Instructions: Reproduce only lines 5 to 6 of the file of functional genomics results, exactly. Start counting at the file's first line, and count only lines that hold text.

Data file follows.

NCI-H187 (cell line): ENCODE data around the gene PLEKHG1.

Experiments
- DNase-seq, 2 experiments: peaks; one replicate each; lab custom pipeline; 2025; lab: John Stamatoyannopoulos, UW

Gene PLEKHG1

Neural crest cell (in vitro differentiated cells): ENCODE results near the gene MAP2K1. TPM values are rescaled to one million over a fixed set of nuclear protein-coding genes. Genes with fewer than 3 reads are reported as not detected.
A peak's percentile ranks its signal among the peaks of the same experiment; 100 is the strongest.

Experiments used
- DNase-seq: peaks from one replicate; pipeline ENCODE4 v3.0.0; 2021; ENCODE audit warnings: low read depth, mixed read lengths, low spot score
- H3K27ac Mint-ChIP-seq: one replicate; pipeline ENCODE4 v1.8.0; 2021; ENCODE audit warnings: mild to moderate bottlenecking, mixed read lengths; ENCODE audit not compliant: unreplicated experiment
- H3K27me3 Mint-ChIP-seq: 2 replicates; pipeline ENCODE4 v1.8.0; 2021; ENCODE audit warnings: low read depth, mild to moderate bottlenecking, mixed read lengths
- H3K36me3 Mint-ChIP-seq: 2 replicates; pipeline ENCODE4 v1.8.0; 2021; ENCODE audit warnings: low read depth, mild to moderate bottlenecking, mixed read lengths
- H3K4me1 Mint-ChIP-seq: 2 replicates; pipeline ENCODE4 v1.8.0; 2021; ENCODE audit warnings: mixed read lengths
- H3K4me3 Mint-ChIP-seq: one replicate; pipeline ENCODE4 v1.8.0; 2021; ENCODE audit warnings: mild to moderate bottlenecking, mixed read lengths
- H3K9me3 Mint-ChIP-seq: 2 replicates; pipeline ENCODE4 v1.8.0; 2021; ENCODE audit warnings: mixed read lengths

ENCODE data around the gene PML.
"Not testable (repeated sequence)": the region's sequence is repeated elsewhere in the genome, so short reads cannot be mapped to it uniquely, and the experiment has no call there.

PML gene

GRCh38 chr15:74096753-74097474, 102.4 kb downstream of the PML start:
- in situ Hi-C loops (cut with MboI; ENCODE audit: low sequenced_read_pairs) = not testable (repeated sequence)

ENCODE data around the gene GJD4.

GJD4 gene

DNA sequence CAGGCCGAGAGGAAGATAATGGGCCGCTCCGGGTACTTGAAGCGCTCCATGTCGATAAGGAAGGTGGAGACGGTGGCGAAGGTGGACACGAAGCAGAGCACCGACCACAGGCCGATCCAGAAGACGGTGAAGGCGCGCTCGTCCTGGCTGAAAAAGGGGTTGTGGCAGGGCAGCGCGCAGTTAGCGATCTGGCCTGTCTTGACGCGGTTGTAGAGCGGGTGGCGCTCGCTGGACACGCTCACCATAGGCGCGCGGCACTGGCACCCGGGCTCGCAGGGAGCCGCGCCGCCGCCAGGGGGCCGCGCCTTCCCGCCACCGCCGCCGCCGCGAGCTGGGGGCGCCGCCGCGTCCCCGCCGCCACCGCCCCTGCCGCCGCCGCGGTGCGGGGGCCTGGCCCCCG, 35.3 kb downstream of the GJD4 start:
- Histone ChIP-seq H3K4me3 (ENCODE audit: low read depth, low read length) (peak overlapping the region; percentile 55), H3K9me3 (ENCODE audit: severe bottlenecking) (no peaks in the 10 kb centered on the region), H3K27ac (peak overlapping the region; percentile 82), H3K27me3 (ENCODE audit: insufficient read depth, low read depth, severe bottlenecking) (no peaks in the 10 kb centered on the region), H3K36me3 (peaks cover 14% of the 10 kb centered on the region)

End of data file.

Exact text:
Neural crest cell (in vitro differentiated cells): ENCODE results near the gene MAP2K1. TPM values are rescaled to one million over a fixed set of nuclear protein-coding genes. Genes with fewer than 3 reads are reported as not detected.
A peak's percentile ranks its signal among the peaks of the same experiment; 100 is the strongest.